So What Are You Reading?

Reviews of Books.

Saturday, September 25, 2010

Mary Louise by L. Frank Baum writing as Edith Van Dyne

L. Frank Baum wrote book series for girls under the nom de plume Edith Van Dyne. Mary Louise is the first of a series featuring Mary Louise, a plain ordinary rich girl whose grandfather is wanted by the State Department. The novel starts with Mary Louise in a private boarding school while living with her grandfather and mother in a small town. All is well and she has been getting very close to the old man until he is recognized by a stranger staying at the hotel. It is then that Mary Louise's family steals away in the night leaving her alone at the school to face the sudden knowledge that her grandfather is a wanted criminal.

She doesn't know where he is or why the government is seeking him, but she knows deep in her heart that he is too good to have done anything wrong. Watched by secret agents who seek to find the old man through her, Mary Louise must find her way through a cloud of suspicion. The book is the story of how she goes about seeking to find her grandfather and to prove his innocence. A very good adventure story but it is plagued by Baum's stereotyping of black servants and a disabled friend that he refers to as "the chair-girl" because of her wheel chair. An interesting glimpse into the children's books of the early 20th century.

Tuesday, September 21, 2010

My Talks With Dean Spanley by Lord Dunsany, 1936

A first person narrative of a man who meets Dean Spanley, an elder minister, at his club and discovers the Dean has a strong belief in Reincarnation. He begins to suspect the Dean has more than a belief, he may have actual memories of a past life and becomes determined to find out. Hoping to find scientific proof of the transmigration of souls if he can get Dean Spanley to talk, the narrator invites him to dinner. Believing in the adage "In vino veritas" he plies the Dean with wine. When Spanley drinks too much Imperial Tokay, a rare Hungarian wine, he starts talking about his former life as a country hound in the first person.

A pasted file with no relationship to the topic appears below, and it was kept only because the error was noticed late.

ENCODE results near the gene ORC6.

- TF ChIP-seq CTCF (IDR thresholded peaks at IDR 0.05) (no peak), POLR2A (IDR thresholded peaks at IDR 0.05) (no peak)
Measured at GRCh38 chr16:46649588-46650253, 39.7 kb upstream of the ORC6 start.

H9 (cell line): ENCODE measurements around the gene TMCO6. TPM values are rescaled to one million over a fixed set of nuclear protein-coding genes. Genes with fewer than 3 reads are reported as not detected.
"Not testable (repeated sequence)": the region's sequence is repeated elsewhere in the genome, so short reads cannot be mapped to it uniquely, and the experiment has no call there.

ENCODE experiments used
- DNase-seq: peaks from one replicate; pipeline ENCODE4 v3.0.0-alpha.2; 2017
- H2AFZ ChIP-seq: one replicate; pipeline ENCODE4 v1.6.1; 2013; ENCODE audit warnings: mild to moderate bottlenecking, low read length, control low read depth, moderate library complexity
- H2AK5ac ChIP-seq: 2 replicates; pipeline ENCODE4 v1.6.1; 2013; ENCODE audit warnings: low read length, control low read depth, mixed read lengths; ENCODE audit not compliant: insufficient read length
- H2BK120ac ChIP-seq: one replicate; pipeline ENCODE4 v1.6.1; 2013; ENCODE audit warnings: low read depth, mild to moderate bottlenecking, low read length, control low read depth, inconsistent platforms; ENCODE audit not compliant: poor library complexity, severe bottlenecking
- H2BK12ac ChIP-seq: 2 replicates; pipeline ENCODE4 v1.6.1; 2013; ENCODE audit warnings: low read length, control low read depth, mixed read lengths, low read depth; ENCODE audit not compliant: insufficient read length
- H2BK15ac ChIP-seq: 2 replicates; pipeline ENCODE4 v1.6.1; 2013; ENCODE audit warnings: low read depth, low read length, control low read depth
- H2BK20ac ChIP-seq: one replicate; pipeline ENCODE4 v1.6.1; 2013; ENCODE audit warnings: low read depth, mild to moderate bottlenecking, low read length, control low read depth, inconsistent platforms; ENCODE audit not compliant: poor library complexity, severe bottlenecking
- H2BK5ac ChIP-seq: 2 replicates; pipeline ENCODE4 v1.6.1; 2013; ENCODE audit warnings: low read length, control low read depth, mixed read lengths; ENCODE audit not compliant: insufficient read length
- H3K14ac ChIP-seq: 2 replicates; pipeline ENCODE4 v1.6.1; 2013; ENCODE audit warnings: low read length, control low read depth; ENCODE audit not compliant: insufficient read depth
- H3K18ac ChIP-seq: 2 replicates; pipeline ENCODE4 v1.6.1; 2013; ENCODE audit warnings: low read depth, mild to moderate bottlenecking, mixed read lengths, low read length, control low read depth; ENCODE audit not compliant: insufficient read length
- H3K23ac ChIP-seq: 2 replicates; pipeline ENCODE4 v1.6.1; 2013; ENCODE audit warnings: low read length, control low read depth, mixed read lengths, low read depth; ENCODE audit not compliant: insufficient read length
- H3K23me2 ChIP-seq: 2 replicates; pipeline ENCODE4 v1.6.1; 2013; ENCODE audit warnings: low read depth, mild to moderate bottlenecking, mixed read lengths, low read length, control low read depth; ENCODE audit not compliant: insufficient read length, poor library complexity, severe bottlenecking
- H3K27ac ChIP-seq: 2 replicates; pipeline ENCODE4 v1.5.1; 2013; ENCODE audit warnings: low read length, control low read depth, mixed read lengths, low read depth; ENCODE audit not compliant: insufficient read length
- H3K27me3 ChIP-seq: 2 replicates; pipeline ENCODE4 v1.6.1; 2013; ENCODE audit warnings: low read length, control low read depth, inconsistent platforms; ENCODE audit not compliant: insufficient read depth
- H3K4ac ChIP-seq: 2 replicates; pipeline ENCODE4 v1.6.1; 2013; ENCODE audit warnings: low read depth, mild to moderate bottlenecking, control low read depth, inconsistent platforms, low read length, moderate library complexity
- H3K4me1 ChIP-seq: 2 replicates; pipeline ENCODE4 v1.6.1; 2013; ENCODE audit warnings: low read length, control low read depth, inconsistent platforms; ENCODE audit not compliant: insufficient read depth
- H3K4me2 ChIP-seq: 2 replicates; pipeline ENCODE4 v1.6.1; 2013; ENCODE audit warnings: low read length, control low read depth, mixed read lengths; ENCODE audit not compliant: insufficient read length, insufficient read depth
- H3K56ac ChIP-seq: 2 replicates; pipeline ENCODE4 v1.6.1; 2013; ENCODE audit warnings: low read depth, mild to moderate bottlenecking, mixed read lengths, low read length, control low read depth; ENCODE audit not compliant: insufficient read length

The narrator is astounded by the revelation and invites Spanley back several times hoping to discover scientific proof of reincarnation in Spanley's stories of his life as a dog. Each visit is harder since Spanley does not like to drink to excess, but each lapse reveals more of his canine existence.
An excellent short novel full of wonderful detail and dry understated humor. Recently made into a film called simply Dean Spanley starring Jeremy Northam and Sam Neill, this is a delightful tale.

Tuesday, September 14, 2010

Don Rodriguez: Chronicles of Shadow Valley (1922)
A novel by Lord Dunsany.

"Don Rodriguez: Chronicles of Shadow Valley conveys its young disinherited protagonist through a fantasized Spain, gifting him with a Sancho Panza companion, good luck with magicians, and a castle" -- The Encyclopedia of Fantasy.

Lord Dunsany's first novel, this is a historic fantasy set in a pastoral Spain that could never exist with all the charm and innocence that the author attributes to it. Don Rodrigues sets out on a quest to find a war to fight in so he can win a castle and wealth of his own. Along the way, he finds a loyal servant who wields a mighty fry pan and encounters a magician who shows them how to astral travel and allows them to see the past and the future. Hi finds a lady he loves, wins his castle in a fantastic manner and they "live happily ever after."

The beauty of the story is in Dunsany's prose which is a delight to read and well-suited to the fantastic setting he creates. I totally enjoyed this first novel by one of my favorite authors.